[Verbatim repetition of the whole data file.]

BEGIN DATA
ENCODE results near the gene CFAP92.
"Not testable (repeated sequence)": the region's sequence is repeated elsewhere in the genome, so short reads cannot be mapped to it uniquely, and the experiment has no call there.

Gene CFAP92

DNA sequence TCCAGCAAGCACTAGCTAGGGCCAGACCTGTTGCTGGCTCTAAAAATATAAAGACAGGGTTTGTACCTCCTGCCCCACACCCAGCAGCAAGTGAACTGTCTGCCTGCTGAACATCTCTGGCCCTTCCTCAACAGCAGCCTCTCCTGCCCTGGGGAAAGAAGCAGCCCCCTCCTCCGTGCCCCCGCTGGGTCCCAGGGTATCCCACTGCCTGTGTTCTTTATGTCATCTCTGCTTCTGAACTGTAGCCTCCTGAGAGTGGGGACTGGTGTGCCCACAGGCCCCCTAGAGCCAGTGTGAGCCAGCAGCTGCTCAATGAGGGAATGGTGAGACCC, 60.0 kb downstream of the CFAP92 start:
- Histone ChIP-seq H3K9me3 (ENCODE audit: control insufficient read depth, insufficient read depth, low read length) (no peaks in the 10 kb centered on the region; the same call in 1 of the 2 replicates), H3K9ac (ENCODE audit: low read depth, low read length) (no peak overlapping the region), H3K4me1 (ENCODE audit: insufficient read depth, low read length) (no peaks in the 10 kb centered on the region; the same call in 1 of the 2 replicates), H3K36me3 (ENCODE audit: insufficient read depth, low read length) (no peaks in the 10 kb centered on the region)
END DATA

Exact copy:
ENCODE results near the gene CFAP92.
"Not testable (repeated sequence)": the region's sequence is repeated elsewhere in the genome, so short reads cannot be mapped to it uniquely, and the experiment has no call there.

Gene CFAP92

DNA sequence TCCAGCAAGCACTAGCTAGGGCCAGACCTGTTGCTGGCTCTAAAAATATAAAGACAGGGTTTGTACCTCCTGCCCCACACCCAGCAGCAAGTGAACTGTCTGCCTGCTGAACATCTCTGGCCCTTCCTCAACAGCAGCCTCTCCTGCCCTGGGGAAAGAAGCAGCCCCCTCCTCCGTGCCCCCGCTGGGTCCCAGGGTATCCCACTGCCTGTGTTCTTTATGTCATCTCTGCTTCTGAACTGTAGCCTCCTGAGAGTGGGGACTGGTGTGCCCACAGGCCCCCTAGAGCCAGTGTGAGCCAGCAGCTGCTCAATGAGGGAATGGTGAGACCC, 60.0 kb downstream of the CFAP92 start:
- Histone ChIP-seq H3K9me3 (ENCODE audit: control insufficient read depth, insufficient read depth, low read length) (no peaks in the 10 kb centered on the region; the same call in 1 of the 2 replicates), H3K9ac (ENCODE audit: low read depth, low read length) (no peak overlapping the region), H3K4me1 (ENCODE audit: insufficient read depth, low read length) (no peaks in the 10 kb centered on the region; the same call in 1 of the 2 replicates), H3K36me3 (ENCODE audit: insufficient read depth, low read length) (no peaks in the 10 kb centered on the region)